Here's some bad news for wives with high-paying gigs: A survey conducted by women's website BettyConfidential.com found that "most women in this role are simultaneously proud of themselves and resentful of their husbands."
The site's editor, Nicole Christie, notes that women who rake in more money than their husbands find it a blessing and a curse—causing "a gap between husband and wife that's difficult to bridge."
One woman, a 43-year-old investment banker, had this to say in the release:
"I have financial independence that my mother never had," she says. "But I do resent my husband because there are so many household chores, community events, and school events that the 'woman of the house' is expected to do." She finds it helpful that her husband works full-time as opposed to staying home, yet says workmen at the house won't discuss repairs with her and that financial consultants defer to her husband, assuming he is the breadwinner and household decision-maker.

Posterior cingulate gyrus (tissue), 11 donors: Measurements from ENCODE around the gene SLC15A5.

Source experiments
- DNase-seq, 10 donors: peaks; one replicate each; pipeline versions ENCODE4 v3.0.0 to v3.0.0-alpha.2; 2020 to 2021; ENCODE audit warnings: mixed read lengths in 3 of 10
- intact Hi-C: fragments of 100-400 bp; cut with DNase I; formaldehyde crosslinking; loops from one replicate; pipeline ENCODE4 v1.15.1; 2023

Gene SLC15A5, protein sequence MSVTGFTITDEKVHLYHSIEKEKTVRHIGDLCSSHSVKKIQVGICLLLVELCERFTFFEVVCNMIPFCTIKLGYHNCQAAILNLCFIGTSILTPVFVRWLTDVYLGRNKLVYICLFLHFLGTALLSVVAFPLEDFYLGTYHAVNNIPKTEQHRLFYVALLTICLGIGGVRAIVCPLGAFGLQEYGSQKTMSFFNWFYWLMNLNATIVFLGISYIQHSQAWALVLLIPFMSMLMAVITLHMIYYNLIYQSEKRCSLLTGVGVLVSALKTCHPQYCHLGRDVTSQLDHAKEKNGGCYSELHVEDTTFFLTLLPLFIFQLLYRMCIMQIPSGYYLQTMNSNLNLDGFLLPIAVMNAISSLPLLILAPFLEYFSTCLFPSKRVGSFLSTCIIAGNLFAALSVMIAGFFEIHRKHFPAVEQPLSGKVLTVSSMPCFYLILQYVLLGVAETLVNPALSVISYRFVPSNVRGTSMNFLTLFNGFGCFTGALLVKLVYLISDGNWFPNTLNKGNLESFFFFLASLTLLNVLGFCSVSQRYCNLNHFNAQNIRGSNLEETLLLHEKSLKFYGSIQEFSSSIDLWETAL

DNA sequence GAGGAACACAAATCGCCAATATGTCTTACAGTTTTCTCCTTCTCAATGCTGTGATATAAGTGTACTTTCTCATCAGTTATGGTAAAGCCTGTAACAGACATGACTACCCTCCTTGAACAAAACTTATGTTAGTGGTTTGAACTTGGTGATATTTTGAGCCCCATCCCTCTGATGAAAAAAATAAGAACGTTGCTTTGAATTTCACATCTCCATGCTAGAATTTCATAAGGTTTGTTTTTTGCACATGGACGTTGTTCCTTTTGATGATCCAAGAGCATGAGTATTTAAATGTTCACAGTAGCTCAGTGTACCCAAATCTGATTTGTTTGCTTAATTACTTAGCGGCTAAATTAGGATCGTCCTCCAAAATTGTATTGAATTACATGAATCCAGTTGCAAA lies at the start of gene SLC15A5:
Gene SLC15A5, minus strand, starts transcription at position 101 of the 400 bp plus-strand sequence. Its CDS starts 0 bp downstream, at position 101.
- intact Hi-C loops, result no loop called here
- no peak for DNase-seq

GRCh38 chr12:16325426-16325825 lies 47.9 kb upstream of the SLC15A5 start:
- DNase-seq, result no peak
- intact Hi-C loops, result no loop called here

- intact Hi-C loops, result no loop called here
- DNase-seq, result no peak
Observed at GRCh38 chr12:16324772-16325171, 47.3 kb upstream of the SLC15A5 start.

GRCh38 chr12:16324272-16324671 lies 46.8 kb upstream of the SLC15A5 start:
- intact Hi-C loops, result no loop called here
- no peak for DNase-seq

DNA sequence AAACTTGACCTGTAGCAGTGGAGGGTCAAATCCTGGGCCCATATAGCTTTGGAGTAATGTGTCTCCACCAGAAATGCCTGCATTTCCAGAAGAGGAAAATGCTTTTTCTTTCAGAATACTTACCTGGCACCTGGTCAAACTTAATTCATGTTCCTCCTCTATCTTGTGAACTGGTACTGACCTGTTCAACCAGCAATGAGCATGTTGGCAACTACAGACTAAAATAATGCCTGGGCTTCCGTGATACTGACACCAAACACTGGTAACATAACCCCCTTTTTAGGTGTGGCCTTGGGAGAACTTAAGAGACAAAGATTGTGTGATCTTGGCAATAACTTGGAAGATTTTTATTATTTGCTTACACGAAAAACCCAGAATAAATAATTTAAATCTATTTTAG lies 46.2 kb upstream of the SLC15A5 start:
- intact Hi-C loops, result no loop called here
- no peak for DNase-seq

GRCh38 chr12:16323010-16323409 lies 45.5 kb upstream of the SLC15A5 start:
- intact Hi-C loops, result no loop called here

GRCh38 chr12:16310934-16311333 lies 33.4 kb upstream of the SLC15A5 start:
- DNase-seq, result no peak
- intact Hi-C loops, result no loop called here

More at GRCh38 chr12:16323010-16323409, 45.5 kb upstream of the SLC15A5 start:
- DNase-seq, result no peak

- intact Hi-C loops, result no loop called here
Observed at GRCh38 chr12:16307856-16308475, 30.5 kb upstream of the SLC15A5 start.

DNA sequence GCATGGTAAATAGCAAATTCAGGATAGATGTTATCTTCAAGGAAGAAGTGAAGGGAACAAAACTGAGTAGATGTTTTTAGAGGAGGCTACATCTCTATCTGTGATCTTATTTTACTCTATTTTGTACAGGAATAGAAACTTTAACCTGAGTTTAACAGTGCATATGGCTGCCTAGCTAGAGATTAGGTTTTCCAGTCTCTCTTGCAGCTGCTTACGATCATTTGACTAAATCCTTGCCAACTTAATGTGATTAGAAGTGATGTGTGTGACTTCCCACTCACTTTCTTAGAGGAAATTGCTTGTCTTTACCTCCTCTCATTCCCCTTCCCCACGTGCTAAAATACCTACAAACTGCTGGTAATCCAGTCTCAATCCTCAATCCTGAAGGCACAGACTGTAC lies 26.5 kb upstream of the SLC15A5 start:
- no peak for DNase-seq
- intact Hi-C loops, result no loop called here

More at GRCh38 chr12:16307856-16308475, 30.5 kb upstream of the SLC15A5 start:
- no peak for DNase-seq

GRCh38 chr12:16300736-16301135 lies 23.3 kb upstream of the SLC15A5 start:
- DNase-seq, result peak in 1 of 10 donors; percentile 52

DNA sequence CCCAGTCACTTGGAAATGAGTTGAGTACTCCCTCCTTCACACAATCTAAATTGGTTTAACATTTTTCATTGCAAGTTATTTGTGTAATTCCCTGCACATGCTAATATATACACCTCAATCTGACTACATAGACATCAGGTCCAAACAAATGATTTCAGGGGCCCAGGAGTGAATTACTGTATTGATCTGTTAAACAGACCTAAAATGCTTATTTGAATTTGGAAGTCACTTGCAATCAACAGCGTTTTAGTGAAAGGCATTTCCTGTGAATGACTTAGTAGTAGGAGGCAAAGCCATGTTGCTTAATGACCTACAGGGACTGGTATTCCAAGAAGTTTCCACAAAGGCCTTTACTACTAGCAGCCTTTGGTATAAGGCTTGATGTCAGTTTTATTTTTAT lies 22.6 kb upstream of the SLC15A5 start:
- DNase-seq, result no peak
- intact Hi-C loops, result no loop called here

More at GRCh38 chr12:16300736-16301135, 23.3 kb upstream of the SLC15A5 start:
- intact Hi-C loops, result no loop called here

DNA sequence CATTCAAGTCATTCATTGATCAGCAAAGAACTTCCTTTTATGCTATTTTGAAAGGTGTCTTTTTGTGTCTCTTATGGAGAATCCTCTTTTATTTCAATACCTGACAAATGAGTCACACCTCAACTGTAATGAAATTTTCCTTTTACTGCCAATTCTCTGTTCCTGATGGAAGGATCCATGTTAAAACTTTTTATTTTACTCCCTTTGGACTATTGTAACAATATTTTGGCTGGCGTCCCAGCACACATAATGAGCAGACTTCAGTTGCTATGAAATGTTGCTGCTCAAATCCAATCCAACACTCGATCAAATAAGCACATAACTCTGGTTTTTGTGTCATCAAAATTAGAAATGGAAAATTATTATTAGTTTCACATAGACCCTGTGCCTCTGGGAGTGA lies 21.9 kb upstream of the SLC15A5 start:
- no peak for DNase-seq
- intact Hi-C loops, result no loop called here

The issue of female breadwinners and stay-at-home dads has recently gotten heated airtime at Penelope Trunk's blog. Rebel Dad, a site for stay-at-home dads, was featured on NBC's "Today Show" last month.
One problem with this brouhaha is that it masks how very common female primary breadwinners are. A few years ago, researchers at St. Louis University looked at Census Bureau data between 1996 and 2000 and found that as many as 20 percent of women earned more than their husbands. A BLS report showed the figure reached about 25 percent in families where both partners were working in 2003.
Last year, a professor at Queens College in New York found that full-time working women in their 20s in New York, Chicago, Boston, and Minneapolis earned more than men of the same age range.